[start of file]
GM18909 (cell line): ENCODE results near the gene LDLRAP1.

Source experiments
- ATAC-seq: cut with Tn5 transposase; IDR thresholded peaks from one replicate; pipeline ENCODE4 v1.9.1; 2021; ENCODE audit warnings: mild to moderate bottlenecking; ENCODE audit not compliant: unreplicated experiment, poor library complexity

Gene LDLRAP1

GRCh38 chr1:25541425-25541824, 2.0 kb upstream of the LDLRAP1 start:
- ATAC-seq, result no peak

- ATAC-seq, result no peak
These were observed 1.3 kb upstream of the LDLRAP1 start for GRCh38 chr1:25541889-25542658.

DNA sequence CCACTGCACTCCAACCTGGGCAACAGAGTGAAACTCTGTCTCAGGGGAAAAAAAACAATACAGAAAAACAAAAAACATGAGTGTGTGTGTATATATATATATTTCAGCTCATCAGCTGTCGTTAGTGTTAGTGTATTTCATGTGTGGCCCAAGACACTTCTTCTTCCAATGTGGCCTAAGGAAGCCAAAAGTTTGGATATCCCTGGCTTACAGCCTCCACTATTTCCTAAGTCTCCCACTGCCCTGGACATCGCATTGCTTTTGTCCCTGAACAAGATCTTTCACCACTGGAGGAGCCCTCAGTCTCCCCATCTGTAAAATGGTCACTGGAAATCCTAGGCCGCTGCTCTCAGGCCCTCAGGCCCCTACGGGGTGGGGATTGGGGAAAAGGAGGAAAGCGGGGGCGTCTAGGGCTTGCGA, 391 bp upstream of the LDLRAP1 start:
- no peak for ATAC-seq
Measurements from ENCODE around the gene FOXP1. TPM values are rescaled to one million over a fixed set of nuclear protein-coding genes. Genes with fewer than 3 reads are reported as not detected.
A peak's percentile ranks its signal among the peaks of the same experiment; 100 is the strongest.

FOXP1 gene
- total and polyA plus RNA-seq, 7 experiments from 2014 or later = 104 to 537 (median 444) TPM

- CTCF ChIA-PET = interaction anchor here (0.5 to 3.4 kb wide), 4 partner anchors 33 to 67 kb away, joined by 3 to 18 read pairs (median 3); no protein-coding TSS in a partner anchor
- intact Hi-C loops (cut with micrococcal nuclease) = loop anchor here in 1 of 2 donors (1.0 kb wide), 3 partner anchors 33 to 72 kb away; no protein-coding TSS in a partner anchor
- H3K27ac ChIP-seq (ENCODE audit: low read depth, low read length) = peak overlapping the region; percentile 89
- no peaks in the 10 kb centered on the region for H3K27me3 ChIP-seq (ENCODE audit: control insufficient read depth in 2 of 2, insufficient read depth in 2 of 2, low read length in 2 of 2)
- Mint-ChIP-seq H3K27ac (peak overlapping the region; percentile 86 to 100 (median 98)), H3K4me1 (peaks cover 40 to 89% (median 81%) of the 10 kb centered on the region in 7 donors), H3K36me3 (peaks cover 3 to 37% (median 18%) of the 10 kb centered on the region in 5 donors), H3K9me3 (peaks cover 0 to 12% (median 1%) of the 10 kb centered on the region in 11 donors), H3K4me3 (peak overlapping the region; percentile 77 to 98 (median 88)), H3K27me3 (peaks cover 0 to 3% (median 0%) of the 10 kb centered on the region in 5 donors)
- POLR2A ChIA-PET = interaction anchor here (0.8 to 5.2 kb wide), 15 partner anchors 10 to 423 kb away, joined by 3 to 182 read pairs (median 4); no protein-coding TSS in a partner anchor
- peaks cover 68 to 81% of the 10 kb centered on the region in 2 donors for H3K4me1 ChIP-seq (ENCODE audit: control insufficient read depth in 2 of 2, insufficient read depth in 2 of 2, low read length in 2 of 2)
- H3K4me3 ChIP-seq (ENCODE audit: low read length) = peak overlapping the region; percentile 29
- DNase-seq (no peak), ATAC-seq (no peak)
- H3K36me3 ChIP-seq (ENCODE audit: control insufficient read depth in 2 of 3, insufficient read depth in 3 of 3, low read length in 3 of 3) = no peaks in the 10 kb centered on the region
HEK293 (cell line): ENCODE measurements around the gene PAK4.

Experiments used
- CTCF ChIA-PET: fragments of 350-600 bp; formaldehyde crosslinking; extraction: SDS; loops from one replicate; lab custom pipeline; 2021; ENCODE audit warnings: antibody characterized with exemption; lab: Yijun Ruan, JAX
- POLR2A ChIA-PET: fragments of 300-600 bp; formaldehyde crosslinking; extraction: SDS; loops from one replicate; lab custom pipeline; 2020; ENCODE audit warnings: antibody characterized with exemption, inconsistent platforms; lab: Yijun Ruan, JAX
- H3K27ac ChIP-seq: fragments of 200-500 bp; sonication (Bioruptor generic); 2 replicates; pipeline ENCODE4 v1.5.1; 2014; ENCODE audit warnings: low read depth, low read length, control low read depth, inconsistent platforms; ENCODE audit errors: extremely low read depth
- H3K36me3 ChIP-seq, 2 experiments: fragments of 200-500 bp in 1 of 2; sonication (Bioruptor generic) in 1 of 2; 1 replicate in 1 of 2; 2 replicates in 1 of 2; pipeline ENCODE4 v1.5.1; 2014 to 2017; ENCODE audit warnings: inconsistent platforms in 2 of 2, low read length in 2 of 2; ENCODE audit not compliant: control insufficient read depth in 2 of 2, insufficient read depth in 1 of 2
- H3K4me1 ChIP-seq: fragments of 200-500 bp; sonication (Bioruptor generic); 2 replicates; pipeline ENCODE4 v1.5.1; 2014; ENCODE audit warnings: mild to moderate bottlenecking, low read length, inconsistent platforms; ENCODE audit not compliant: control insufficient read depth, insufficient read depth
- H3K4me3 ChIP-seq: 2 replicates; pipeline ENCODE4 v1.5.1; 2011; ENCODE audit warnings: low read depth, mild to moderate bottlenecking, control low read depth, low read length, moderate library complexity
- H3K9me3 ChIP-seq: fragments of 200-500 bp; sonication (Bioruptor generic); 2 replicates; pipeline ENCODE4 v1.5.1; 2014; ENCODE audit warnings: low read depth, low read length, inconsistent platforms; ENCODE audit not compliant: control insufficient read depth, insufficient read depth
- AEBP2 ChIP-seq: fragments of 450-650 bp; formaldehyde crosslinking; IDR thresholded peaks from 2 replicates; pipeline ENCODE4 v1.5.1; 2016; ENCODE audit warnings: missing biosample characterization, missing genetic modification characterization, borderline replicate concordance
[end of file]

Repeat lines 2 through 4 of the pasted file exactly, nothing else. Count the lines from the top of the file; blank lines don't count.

Source experiments
- ATAC-seq: cut with Tn5 transposase; IDR thresholded peaks from one replicate; pipeline ENCODE4 v1.9.1; 2021; ENCODE audit warnings: mild to moderate bottlenecking; ENCODE audit not compliant: unreplicated experiment, poor library complexity

Gene LDLRAP1